Ted Cruz And His Texas Electorate At Odds On Immigration
AUDIE CORNISH, HOST:
From NPR News, this is ALL THINGS CONSIDERED. I'm Audie Cornish. Happy 4th of July. And we begin the hour by taking the nation's political temperature on a couple of points. First, immigration, and how that issue is playing in a key border state. In our series, Texas 2020, we've been covering the implications of changing demographics. One of the rising political stars in Texas is the son of a foreign-born father and American mother.
He lived years of his childhood abroad. He went to Harvard Law School and became a U.S. senator. Despite those biographical parallels with President Obama, Texas Republican Senator Ted Cruz finds a base of support in the world of Tea Party politics. Here's NPR's David Welna with a profile.
DAVID WELNA, BYLINE: Before voting against the Senate's bipartisan immigration bill last week,Texas Republican Ted Cruz had a point to make.
SENATOR TED CRUZ: Illegal immigration is an enormous problem. It's an enormous problem in my home state of Texas.
WELNA: Cruz, whose father is a legal immigrant from Cuba, rejected the bill's promised path to citizenship for some 11 million unauthorized immigrants, four-fifths from Latin America.
CRUZ: There needs to be a consequence for having violated the law. It is unfair, in my opinion, to the millions of legal immigrants who followed the rules, who stayed in line, who stayed in their home country years or decades to reward those who broke the law with a path to citizenship.
WELNA: That hardline stance puts Cruz at odds with some fellow Texas Republicans who do support the immigration bill. They warn it's political suicide for Republicans to fight it in a state that's already 40 percent Hispanic and it's becoming more so every year and where two out of three Latinos vote Democratic. Southern Baptist Convention leader Richard Land is one of the Republicans urging their freshman senator to reverse course.
RICHARD LAND: What I'd say is, Senator Cruz, you need to understand that the majority of your constituents do not agree with you on this and you need to examine what's best for Texas.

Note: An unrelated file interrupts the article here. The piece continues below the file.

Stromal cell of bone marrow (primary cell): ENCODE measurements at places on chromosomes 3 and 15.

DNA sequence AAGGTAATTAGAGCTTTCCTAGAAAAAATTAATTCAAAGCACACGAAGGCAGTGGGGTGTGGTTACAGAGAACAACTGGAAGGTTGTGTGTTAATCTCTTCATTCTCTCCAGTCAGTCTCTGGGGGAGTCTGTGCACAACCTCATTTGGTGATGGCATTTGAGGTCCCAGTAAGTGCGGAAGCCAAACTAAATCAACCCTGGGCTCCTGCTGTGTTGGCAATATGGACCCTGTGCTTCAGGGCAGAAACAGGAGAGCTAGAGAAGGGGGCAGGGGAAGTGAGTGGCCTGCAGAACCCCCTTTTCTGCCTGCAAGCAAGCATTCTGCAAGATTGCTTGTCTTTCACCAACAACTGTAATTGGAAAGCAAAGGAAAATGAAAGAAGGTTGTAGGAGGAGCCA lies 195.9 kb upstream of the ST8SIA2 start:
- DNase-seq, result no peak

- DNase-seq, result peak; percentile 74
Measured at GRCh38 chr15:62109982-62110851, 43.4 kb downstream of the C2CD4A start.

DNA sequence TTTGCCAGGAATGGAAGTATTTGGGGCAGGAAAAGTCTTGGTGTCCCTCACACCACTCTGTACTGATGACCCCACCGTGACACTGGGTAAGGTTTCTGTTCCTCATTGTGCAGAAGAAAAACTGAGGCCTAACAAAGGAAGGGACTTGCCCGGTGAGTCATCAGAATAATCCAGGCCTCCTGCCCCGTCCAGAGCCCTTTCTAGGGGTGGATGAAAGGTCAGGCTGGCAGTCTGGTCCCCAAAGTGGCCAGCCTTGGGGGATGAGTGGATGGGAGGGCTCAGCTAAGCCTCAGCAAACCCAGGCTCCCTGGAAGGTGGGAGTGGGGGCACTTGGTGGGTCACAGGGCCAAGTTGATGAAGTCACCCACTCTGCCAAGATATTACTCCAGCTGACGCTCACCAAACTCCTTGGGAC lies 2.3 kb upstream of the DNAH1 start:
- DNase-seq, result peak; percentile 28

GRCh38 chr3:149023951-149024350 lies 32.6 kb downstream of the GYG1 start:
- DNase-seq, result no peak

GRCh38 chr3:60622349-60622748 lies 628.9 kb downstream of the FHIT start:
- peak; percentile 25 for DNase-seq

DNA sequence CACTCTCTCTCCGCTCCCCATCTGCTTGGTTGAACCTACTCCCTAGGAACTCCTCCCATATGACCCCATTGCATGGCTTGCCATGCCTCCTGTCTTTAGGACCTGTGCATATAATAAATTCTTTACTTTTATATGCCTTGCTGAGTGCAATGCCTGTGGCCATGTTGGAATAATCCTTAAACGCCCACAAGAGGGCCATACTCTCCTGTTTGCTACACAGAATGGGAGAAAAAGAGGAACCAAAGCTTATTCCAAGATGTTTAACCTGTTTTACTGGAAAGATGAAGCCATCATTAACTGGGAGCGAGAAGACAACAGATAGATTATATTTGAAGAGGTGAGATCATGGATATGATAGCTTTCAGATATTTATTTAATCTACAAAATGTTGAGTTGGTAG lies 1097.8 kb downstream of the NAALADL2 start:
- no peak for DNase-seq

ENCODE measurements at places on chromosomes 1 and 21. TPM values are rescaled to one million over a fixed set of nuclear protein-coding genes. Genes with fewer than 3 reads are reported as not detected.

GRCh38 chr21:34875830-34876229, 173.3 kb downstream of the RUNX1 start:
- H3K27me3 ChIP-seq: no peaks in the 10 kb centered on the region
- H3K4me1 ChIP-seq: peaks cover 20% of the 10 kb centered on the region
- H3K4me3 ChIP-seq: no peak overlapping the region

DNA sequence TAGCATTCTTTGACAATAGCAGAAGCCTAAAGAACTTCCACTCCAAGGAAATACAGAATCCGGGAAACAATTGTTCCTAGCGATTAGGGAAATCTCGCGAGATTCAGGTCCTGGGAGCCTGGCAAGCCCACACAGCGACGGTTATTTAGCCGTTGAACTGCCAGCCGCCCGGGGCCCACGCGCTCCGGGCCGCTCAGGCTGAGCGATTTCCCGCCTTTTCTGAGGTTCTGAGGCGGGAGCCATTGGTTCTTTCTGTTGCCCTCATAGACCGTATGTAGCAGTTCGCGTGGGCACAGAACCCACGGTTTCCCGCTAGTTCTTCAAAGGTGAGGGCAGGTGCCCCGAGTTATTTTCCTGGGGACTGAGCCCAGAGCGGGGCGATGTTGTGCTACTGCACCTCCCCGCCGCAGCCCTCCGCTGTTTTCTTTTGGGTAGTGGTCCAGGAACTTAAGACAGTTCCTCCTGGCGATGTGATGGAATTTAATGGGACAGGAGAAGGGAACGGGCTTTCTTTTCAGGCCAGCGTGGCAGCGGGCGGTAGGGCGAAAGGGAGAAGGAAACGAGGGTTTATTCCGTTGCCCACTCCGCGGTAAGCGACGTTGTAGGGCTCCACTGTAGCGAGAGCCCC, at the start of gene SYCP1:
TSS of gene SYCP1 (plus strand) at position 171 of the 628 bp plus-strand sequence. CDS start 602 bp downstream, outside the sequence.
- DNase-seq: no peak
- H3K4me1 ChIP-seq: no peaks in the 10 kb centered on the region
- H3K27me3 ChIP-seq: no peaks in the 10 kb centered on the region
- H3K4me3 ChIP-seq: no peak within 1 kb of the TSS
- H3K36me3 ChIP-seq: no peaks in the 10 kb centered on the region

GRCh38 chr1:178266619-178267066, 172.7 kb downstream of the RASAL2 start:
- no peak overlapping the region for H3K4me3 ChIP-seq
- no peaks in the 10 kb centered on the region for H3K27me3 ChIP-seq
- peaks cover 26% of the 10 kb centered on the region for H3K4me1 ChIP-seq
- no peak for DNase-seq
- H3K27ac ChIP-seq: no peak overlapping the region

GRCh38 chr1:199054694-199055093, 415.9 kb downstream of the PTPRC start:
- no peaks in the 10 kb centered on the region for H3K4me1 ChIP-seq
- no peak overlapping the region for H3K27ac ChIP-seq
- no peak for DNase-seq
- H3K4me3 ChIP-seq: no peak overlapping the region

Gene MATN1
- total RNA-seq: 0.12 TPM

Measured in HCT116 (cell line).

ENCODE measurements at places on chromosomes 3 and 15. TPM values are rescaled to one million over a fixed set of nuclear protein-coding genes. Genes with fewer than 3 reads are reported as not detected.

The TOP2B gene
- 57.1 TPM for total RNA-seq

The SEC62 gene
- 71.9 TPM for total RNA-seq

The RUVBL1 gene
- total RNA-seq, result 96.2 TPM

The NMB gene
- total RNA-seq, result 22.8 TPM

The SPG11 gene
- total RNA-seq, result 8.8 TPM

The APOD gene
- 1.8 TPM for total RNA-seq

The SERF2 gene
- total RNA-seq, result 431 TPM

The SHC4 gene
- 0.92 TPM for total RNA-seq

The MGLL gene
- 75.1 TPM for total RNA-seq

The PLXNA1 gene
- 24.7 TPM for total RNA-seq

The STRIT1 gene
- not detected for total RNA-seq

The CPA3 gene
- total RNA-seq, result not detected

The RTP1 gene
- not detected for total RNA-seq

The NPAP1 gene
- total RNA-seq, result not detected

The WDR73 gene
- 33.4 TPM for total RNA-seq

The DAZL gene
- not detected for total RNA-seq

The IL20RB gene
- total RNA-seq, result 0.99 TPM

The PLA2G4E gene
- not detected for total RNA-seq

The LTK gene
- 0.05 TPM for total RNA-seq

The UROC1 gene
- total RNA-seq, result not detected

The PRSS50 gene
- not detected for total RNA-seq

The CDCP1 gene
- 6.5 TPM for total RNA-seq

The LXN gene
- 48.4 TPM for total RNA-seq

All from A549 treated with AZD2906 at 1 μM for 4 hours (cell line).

WELNA: Texas Democratic Party chairman, Gilberto Hinojosa, is even blunter. Ted Cruz, he says, has turned his back on fellow Latinos.
GILBERTO HINOJOSA: He's taken a position that is contrary to the interest of the Latino population in the state of Texas. I mean, you know, if you poll Latinos in the state of Texas, overwhelmingly they support immigration reform.
WELNA: In an interview, Cruz insists there are far more important things for Congress to spend its time on than immigration.
CRUZ: We asked Hispanic voters in Texas - not just every voter, but Hispanic voters in Texas - what's your number one issue? Five percent said immigration. Fifty-four percent said jobs and the economy.
WELNA: Rice University political scientist Mark Jones says, in any case, Cruz may not have to worry about angering Hispanic voters in Texas because they are not his core constituency.
MARK JONES: Ted Cruz never campaigned as a Hispanic politician. He campaigned as a conservative politician who happened to be Hispanic.
WELNA: In a May interview with ABC News, former New Mexico Democratic Governor Bill Richardson, whose mother is Mexican, questioned whether Cruz should even be seen as a Latino.
BILL RICHARDSON: I don't think he should be defined as a Hispanic. He's a politician from Texas, a conservative state.
WELNA: But Cruz points to his election to the Senate last November as clear evidence he has substantial support among Hispanic Texans.
CRUZ: They'll tell you at the same time Romney was getting clobbered in the Hispanic community, in Texas, I was very pleased to get the support of substantially more than 40 percent of the Hispanic voters in Texas.
WELNA: Southern Methodist University political analyst Cal Jillson says, as a Hispanic, Cruz did not exactly rally the Latino vote in Texas.
CAL JILLSON: He did do better than Romney, but he didn't do nearly as well as a Democratic Latino candidate might do, say, one of the Castro brothers from San Antonio.
WELNA: One of those Castro brothers, Joaquin, was elected to Congress last year. He says Ted Cruz's victory at the polls is much more about his Tea Party ties than his Hispanic surname.
REPRESENTATIVE JOAQUIN CASTRO: In Texas, the Tea Party and the Republican Party have essentially merged. The Tea Party absolutely dominates and controls the Republican Party in Texas.
WELNA: And Rice's Jones says Texas for Cruz is really only a somewhat neglected stepping stone.
JONES: Cruz, I think, is focusing much more on national politics than he is on Texas politics. His influence here within the state is relatively modest. He's not a major player in Texas politics.
WELNA: Before the immigration debate, Cruz had already made a big splash in national politics, going after Chuck Hagel at the Defense Secretary's February confirmation hearing.
CRUZ: It may be that he spoke at radical or extreme groups or anti-Israel groups and accepted financial compensation. We don't know.
WELNA: The unfounded accusations prompted comparisons of Cruz to disgraced former Wisconsin Senator Joe McCarthy. Cruz brushes them off.
CRUZ: You know, people are welcome to throw whatever insults they like. That is part of politics. You don't get in this business if you have thin skin.
WELNA: And if you're Ted Cruz, you also don't flinch when voting against an immigration bill that some Republicans consider crucial for their party's survival in places like Texas. David Welna, NPR News.
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